Courtesy of V. J. Henry

Jekyll Island Erosion

Jekyll Island Erosion

The topography of Jekyll Island illustrates the process of erosion occurring on most of Georgia's barrier islands. Many of the islands consist of a Pleistocene-era core to which a Holocene-era barrier island became attached around 5,000 years ago. Subsequent erosion by the rising sea has removed most of the Holocene barrier sands.

Courtesy of V. J. Henry

Ebb-tide Delta System

Ebb-tide Delta System

Within the ebb-tide delta system, sediments are brought into the marshlands by flooding tides and then redeposited seaward of the inlet by ebbing tides. Shoals formed as a result of this tidal action eventually drift south with the currents and weld onto the northern portion of barrier islands.

Courtesy of V. J. Henry

Marshlands

Marshlands

Tidal marshlands are an important feature of Georgia's coastal ecosystem. The two- to five-mile-wide areas between Georgia's barrier islands and mainland are dominated by saltwater wetlands, while brackish and freshwater wetlands extend inland for an additional ten miles along the estuaries.

Photograph by Steven Miller

Intracoastal Waterway Marina

Intracoastal Waterway Marina

Boats are docked at an intracoastal marina, which offers protection from the open sea. The Atlantic Intracoastal Waterway is regularly dredged to keep it navigable, resulting in significant change to the Georgia shoreline.

Tybee Island

Tybee Island

Tybee Island, formerly known as Savannah Beach, is located about eighteen miles east of Savannah. A popular destination for tourists, Tybee is home to approximately 3,400 year-round residents.

Image from James St. John

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Georgia’s Watersheds

Georgia’s Watersheds

The contents of five river watersheds flow into Georgia's estuaries and marshlands. Pollutants from as far away as Atlanta and Augusta, along with those from points in between, can adversely affect the health and productivity of the coastal ecosystem.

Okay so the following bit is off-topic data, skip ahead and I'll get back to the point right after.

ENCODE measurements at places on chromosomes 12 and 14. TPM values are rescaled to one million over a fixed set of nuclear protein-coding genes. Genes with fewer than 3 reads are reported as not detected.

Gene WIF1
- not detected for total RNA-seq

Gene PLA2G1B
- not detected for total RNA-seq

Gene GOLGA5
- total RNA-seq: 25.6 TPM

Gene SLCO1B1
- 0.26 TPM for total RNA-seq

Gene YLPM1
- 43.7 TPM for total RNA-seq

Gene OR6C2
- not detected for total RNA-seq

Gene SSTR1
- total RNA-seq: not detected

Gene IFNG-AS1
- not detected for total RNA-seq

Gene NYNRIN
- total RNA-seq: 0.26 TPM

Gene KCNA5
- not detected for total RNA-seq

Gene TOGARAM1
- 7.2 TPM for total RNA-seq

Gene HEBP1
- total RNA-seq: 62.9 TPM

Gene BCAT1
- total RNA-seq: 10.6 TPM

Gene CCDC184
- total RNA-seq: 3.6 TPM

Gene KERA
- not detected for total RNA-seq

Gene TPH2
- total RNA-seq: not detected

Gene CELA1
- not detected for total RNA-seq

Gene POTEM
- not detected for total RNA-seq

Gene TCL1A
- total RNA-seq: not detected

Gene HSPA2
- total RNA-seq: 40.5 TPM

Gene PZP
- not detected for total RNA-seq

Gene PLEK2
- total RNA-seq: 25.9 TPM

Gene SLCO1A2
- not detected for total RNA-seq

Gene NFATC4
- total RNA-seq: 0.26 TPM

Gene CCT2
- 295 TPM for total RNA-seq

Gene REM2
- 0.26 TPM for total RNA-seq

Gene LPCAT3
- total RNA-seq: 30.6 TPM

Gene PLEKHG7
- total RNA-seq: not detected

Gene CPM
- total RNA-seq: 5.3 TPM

Courtesy of V. J. Henry

Brasstown Bald

Brasstown Bald

Brasstown Bald, located partly in Union County and partly in Towns County, was formed by the breaching of thrust faults by erosion, resulting in the exposure of rocks once deeply buried in the Appalachian Mountains. Situated in the Blue Ridge province, Brasstown Bald is the highest point in Georgia.

Photograph by Vicki's Nature

Blood Mountain

Blood Mountain

Blood Mountain, at 4,461 feet, is the highest peak along the Appalachian Trail in Georgia and the sixth highest mountain in the state. The mountain is located near the line between Union and Lumpkin counties and may have been named for a battle between the Cherokees and the Creeks.

Photograph by Sammy Hancock

Blue Ridge Marble Company

Blue Ridge Marble Company

Workers for the Blue Ridge Marble Company stand in the quarry at Nelson in Pickens County around 1910. The rich marble deposits of the Murphy Marble Belt, located along the western edge of the Blue Ridge province, gave rise to a booming marble industry in that part of the state during the nineteenth century.

Courtesy of Georgia Archives, Vanishing Georgia, # pck077-82b.

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Tallulah Gorge

Tallulah Gorge

Tallulah Gorge, located in the Blue Ridge province of Georgia, is formed by high, steep quartzite bluffs. The gorge has been a popular destination for visitors since the late nineteenth century and today is home to the Tallulah Gorge State Park.

Image from Andrew Piazza

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Mount Yonah

Mount Yonah

Mount Yonah, located in White County between Cleveland and Helen, is best known for its granite outcrops, formed by granite magma intruding the overlying stacks of metamorphic rocks about 375 million years ago. The outcrops are one of the favorite spots for rock climbers in the state.

Image from Andrew Partain